‘I mean – really!’ I say.  ‘What – what does it take?!  Of all the subject lines!’

Eventually the laughter subsides.  I can picture my mother, sitting at the kitchen table, opening the email on the iPad she bought because she thought it was pretty.

‘O-K,’ she says, ‘I’ve read it.’

‘Yeah so… my question was… should I – no – am I entitled to any kind of… confirmation-?’

‘No.’

‘No.’  But my echo is more of a question.

‘Listen to me,’ she says. ‘You do not contact him.’

‘No.  No, I know.’  I laugh.  ‘Flatmate must be going soft in his dotage, cos he said different.’

‘What did he say?’

I start to tell her.  She cuts in. ‘You do nothing.  OK?’

‘Yep.  Incidentally, Redhead seems to have also forgotten I exist.  Oh fuck-a-duck.’  I start to laugh.  ‘That’s fast looking like my only option!  I’ve gotta say, my love life really is a fail!’

My mother doesn’t respond immediately.  I find the silence oddly soothing.

‘And,’ I go on, ‘I don’t think I did anything so very wrong with this last one!’

‘No, but… well, it does sound like you tend to go for guys who have got it all: funny, charming, good-looking. And… well, they’ve got jobs….’

Which makes me smile.  There’s no denying it’s part of the attraction.

‘… so what can you expect?

‘Yeah but – I think that’s just the way I paint them.  I mean, I don’t think they have got it all…’

‘Well, I don’t know, but from what you say…’

‘Hmm maybe, but I can’t help the fact they’re the guys I like!  I mean, I don’t want to spend time with guys who aren’t those things!  So, what, I’m going to be single forever?!’

‘You’re probably going to have to accept that for quite a lot of the time you’re going to be on your own.’

‘Hmm.’

I look up at the building which houses my office.  In there is Tristan, the only guy I really like who hasn’t blotted his copybook of late.  He has got it all, including a girlfriend, but that doesn’t alter the fact he’s a kind of standard.  Like Max, he has the ability to light up a room.  When he walks in, people relax and smile.  The effect is almost magical.

I climb the steps leading up to the entrance. ‘Yeah, well, I don’t think I’m gonna compromise.’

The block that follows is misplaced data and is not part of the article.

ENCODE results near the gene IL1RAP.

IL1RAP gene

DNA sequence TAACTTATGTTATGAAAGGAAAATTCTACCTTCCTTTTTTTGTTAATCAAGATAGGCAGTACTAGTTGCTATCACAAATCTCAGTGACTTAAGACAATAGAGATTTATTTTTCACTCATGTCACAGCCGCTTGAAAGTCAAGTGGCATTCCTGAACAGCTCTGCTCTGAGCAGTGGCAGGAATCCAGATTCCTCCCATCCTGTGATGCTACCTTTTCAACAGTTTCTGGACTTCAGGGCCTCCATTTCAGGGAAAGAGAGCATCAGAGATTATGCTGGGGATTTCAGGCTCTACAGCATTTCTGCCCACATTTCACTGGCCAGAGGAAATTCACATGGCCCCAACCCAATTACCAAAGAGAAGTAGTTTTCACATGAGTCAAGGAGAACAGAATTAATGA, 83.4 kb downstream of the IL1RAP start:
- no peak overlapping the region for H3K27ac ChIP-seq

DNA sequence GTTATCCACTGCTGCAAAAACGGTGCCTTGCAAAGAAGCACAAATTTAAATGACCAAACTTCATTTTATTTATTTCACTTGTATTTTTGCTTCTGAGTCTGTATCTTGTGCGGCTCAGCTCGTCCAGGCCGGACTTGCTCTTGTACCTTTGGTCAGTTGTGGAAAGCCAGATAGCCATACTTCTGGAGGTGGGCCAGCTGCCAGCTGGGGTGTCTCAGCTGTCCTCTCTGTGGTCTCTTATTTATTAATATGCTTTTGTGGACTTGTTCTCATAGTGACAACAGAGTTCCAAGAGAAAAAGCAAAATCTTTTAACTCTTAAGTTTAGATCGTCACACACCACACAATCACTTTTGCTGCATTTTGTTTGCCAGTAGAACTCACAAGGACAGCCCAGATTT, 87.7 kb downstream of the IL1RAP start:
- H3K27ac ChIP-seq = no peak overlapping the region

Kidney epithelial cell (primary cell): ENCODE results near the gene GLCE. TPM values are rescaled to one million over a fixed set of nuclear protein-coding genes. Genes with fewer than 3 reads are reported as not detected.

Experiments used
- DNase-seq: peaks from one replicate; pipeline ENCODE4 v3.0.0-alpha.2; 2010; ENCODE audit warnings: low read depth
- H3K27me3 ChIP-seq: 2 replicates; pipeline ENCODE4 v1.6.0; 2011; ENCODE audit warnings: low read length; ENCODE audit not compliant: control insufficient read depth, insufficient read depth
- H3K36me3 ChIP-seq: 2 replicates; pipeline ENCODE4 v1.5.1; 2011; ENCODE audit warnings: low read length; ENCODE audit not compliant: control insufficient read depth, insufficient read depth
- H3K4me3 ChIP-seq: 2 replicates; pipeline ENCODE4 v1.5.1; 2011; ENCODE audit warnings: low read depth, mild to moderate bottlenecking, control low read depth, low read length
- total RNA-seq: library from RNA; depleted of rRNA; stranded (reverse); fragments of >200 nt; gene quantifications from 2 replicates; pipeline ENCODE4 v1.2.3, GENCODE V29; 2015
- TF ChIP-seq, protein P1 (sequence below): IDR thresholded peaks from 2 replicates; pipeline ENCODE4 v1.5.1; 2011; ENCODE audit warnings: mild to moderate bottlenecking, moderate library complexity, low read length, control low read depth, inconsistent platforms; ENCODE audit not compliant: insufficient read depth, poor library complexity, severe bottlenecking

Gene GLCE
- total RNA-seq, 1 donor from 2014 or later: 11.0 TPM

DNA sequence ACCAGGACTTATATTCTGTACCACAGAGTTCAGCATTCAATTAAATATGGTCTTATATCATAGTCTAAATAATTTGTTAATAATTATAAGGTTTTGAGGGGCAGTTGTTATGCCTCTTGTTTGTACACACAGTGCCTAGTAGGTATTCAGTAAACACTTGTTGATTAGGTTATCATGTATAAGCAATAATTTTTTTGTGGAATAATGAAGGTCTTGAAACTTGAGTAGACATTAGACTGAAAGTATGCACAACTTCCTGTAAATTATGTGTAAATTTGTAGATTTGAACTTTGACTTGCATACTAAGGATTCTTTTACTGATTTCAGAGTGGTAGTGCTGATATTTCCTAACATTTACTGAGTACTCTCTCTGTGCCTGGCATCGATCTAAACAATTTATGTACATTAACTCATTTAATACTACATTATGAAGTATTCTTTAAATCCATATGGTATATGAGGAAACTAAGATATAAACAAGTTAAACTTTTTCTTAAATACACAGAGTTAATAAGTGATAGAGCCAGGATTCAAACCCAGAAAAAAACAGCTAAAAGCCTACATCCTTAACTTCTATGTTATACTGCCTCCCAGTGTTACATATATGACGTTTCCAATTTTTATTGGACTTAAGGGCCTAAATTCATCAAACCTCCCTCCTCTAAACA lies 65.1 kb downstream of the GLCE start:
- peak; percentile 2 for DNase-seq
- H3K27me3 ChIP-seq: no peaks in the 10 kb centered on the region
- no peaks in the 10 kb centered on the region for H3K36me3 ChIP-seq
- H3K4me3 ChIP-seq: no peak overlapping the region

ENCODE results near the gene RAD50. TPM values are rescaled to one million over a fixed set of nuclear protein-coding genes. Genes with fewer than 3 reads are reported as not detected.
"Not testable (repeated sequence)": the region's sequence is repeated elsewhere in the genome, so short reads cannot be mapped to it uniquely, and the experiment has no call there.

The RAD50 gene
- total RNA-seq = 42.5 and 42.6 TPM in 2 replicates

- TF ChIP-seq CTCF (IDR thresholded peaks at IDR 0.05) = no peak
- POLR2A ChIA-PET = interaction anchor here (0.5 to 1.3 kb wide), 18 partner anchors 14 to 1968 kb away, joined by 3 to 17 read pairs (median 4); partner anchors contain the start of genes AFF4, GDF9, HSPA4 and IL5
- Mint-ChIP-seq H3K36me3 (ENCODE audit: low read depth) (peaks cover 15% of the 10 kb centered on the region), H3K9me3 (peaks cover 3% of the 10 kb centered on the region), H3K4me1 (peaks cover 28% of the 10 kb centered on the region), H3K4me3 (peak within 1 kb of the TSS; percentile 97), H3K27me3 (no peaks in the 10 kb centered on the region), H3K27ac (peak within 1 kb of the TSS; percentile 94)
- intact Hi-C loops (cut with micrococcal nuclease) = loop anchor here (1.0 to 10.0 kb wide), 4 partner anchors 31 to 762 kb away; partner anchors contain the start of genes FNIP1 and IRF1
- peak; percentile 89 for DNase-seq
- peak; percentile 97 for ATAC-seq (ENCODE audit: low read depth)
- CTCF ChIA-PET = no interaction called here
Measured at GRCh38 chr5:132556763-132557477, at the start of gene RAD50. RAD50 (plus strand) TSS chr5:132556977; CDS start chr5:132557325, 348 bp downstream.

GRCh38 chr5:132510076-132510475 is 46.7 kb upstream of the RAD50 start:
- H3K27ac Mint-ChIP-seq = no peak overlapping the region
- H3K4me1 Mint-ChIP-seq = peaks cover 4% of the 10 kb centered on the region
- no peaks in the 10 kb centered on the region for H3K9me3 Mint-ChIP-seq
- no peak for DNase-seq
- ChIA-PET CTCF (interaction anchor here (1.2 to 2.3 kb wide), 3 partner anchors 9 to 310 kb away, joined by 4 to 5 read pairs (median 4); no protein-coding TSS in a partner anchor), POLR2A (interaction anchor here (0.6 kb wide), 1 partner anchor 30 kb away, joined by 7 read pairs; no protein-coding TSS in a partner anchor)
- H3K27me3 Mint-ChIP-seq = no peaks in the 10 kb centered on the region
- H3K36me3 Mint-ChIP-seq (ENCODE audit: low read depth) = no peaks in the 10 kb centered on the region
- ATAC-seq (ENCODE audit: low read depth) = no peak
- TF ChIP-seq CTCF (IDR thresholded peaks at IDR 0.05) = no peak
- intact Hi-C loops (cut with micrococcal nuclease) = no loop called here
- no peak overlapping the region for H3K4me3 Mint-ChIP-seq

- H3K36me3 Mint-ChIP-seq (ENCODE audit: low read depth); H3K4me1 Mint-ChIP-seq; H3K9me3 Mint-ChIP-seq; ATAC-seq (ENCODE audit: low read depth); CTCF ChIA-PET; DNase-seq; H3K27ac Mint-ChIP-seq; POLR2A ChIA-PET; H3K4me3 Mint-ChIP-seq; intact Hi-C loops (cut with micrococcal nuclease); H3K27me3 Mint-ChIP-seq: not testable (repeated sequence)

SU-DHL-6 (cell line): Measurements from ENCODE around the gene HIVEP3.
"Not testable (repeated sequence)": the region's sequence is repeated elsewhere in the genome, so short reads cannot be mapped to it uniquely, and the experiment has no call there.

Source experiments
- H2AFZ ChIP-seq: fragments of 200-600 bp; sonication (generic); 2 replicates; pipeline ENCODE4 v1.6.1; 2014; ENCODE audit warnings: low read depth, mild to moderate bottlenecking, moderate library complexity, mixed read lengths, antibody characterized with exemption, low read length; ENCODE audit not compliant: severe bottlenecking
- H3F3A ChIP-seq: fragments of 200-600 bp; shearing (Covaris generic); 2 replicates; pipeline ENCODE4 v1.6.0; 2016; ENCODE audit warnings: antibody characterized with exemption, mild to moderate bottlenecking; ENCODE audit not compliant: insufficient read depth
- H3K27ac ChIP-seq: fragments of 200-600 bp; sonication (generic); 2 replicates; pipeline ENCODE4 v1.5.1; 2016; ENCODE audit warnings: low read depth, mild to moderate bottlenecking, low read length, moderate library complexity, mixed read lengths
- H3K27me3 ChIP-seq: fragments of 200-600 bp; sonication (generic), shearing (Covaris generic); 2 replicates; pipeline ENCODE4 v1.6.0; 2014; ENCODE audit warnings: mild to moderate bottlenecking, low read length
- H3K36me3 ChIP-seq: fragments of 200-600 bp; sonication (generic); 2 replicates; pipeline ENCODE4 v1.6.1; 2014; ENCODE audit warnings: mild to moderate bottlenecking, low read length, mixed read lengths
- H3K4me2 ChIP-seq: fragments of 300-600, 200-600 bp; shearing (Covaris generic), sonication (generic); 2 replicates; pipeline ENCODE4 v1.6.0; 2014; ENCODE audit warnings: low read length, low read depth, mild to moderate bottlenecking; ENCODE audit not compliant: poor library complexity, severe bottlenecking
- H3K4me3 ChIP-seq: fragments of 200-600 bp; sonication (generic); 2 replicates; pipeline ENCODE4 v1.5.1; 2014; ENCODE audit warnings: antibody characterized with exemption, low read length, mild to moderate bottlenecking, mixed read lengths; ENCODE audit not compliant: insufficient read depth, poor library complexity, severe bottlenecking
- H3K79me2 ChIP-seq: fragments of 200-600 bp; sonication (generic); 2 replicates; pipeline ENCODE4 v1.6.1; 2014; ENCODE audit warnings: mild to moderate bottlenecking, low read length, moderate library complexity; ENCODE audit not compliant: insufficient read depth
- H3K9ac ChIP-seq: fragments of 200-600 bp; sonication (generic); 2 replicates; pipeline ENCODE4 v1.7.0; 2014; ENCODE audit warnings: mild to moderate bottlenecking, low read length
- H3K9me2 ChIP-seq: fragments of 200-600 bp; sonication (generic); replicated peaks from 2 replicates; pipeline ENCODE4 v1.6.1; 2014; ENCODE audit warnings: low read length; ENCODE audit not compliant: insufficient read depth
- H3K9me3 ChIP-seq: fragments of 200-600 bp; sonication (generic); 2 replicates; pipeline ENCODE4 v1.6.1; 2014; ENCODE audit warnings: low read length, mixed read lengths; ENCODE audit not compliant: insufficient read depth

This muggle wants magic.

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The Final Act

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CC Image courtesy of Toxictea on FlickrAll I can think about is the scene in When Harry Met Sally.  Meg Ryan is sobbing onto Harry’s shoulder, wailing about the fact that when Joe said he didn’t want to get married, what he actually meant was ‘he didn’t want to marry me!’

FFS gives my hand a squeeze.  ‘What are you thinking?’

What to say?  That this is all bullshit?  That I’ve seen the films, hell, I’ve even experienced it in real life.  The last man to use this line was Max.  The circumstances might be different, but the bottom line’s the same.

FFS is looking at me steadily.  I shrug.  ‘Well, that’s that.’

He hugs my legs to him, rests his head against them.   I run my fingers through his hair.  Not big hair.  I want to kiss him, take him to my bed, but I know that come the morning it will feel so much worse.

He draws me towards him, cradles me.  We kiss.

I draw back.  ‘I’m just going to the bathroom.’

When I get back, I don’t rejoin him on the sofa, but remain standing.

He looks up at me.  ‘Do you want me to go?’

No.

‘Yes.’

I perch on the arm of the sofa, rest my chin on my hand, and stare ahead at the sea of used wine glasses.  Some are half-full, most are empty.  I can feel him looking at me, and turn to meet his gaze, force a smile.  He pulls me onto his lap, caresses my neck.

‘Don’t worry,’ I say, laughing.  ‘I’ve got an excellent track record of crying on my birthday, and I have no intention of breaking with tradition!’

He looks surprised and laughs, hugs me tighter.  It’s a strange thing, to be comforted by the one who is the cause of your distress.  I know I won’t let him stay, but still, I don’t want to be alone; because I know that, once he leaves, I’ll cry, and I don’t want that.

His hands are wandering.  I lie there, passive.  I want it to mean something, I always do.  This time last year, I was in Milonga’s bed.  I woke the next day and went on my way.  The hot spring sun beat down upon the pavement as I walked to the station in my ballgown.  I’d heard the term ‘the walk of shame’ but never for a moment thought that this was it.  I stopped at a supermarket for a bag of apples and a bottle of water.  On the train, children stared as I stared out of the window, feeling the first twinges of embarrassment.